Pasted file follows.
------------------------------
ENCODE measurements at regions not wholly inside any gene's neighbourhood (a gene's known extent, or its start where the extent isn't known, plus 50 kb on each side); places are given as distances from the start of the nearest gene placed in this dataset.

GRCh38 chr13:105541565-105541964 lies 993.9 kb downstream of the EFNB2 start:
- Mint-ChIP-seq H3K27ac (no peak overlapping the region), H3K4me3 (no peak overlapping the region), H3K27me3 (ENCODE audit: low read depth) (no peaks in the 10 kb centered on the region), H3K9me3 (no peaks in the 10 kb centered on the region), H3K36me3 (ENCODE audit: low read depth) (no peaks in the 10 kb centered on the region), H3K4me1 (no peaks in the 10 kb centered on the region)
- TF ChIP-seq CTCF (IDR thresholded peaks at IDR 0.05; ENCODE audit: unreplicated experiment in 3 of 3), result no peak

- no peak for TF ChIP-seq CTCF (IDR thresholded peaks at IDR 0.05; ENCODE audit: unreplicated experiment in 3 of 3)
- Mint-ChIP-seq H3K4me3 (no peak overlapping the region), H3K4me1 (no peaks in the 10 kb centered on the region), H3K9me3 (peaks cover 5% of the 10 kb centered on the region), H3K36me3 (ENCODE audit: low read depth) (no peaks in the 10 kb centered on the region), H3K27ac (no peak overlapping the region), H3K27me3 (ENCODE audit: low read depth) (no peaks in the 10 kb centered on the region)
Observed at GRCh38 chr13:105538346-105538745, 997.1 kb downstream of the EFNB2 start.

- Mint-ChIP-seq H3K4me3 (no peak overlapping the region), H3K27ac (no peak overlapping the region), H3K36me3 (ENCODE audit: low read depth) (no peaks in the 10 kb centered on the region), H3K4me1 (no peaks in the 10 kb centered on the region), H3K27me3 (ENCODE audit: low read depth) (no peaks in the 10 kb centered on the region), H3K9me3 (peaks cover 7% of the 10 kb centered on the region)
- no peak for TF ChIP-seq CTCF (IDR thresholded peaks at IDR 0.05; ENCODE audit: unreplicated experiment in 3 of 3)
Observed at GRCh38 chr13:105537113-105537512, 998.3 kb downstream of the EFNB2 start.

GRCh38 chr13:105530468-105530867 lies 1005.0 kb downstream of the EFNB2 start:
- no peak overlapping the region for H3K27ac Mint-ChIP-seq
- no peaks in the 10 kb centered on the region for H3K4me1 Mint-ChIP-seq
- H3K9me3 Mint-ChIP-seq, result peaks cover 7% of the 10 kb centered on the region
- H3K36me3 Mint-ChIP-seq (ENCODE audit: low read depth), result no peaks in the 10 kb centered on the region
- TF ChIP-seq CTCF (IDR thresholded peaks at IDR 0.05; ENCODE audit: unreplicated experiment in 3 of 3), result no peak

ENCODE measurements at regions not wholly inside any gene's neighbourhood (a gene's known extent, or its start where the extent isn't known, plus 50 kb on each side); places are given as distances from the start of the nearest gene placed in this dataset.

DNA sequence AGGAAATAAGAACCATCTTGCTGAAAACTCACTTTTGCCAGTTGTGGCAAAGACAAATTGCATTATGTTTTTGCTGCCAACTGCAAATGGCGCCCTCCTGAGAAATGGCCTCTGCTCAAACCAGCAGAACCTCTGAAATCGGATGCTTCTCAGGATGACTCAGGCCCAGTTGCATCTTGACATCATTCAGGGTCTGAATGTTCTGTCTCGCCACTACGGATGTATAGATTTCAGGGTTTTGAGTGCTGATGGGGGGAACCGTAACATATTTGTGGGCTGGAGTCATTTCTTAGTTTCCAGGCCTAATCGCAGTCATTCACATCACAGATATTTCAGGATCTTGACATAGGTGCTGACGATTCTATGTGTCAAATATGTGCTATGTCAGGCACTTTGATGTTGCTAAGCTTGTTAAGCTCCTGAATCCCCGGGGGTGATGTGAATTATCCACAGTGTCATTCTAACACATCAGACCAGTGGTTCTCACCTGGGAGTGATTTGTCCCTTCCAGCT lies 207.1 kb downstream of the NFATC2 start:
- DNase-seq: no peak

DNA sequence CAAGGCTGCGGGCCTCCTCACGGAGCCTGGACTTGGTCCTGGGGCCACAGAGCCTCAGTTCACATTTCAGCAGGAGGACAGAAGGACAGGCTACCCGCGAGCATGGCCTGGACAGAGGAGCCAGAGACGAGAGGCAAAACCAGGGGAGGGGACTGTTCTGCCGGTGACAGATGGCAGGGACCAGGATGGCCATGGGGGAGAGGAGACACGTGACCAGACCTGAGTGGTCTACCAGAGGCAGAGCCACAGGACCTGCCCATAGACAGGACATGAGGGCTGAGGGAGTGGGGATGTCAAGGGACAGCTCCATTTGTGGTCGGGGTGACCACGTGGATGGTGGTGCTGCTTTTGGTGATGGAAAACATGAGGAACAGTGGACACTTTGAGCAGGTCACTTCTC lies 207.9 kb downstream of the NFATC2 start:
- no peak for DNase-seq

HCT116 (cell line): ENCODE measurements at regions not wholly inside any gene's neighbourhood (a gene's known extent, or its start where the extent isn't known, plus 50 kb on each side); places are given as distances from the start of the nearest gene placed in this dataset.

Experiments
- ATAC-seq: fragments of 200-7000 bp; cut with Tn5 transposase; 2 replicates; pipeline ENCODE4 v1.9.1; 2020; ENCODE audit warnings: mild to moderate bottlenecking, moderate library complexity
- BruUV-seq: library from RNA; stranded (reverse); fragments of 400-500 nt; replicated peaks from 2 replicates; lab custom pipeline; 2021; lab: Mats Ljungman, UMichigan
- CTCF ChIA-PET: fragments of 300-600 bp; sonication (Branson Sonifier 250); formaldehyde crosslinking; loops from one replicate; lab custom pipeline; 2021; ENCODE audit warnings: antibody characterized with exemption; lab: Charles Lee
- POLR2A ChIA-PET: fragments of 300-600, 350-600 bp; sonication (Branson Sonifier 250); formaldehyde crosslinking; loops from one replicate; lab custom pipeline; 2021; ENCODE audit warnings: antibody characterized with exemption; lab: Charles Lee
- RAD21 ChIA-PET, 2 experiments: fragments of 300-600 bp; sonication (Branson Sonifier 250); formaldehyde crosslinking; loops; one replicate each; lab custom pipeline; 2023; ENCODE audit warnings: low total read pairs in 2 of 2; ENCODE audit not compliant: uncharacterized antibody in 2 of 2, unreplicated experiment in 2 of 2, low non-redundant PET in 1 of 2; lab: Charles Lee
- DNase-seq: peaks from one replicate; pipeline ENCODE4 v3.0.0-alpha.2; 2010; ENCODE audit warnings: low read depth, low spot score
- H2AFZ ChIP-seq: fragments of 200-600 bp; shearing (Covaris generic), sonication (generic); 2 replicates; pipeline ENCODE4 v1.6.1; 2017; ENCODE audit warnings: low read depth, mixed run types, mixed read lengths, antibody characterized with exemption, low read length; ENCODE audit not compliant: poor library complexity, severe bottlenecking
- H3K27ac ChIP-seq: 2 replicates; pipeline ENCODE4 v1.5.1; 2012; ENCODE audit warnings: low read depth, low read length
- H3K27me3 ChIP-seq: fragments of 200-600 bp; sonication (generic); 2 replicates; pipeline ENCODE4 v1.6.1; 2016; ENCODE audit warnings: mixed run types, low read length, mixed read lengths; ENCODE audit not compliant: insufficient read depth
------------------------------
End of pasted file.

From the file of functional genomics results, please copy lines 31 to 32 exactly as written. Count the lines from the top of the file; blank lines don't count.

- H3K27ac ChIP-seq: 2 replicates; pipeline ENCODE4 v1.5.1; 2012; ENCODE audit warnings: low read depth, low read length
- H3K27me3 ChIP-seq: fragments of 200-600 bp; sonication (generic); 2 replicates; pipeline ENCODE4 v1.6.1; 2016; ENCODE audit warnings: mixed run types, low read length, mixed read lengths; ENCODE audit not compliant: insufficient read depth